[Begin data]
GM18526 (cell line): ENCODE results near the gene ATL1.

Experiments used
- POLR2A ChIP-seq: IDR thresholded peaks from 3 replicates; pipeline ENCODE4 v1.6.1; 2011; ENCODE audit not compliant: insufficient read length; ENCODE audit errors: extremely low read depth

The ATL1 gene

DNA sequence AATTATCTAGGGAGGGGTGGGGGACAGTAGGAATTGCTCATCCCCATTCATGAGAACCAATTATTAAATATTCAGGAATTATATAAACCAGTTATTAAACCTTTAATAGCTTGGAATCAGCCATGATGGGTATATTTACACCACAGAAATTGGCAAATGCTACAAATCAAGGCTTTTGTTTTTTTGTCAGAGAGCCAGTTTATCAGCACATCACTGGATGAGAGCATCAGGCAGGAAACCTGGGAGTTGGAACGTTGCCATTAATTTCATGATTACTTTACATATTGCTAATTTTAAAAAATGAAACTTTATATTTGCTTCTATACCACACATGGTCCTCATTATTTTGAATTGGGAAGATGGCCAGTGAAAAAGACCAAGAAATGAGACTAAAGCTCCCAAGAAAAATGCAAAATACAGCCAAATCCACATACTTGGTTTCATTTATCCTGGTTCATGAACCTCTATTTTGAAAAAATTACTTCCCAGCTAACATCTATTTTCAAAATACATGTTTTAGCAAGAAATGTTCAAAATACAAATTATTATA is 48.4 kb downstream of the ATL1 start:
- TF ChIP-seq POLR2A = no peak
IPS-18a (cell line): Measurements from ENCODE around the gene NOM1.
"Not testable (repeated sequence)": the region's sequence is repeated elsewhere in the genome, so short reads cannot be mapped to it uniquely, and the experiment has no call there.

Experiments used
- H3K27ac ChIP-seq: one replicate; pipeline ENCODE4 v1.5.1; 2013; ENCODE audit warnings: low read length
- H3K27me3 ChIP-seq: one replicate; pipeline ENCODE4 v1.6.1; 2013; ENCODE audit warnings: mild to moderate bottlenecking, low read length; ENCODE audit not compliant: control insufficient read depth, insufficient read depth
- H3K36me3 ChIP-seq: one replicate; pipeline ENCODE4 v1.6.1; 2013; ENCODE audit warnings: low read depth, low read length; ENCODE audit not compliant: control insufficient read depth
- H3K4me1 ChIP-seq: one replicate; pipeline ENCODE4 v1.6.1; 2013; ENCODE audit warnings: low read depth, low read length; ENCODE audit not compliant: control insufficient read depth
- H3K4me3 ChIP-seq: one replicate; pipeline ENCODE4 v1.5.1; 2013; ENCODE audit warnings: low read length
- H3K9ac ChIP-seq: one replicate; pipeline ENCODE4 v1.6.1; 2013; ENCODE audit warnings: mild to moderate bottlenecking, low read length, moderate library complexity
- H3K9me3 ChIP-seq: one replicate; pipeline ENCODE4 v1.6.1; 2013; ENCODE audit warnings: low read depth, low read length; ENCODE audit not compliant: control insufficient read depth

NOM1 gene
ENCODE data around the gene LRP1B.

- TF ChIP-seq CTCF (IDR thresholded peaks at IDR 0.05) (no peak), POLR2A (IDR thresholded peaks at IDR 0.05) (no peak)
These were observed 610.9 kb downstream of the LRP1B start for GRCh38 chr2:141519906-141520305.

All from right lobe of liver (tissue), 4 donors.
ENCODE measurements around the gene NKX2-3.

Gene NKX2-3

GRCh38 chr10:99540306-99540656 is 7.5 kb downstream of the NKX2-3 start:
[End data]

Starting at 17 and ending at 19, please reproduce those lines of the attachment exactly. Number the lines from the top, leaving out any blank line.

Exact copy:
NOM1 gene
ENCODE data around the gene LRP1B.

- TF ChIP-seq CTCF (IDR thresholded peaks at IDR 0.05) (no peak), POLR2A (IDR thresholded peaks at IDR 0.05) (no peak)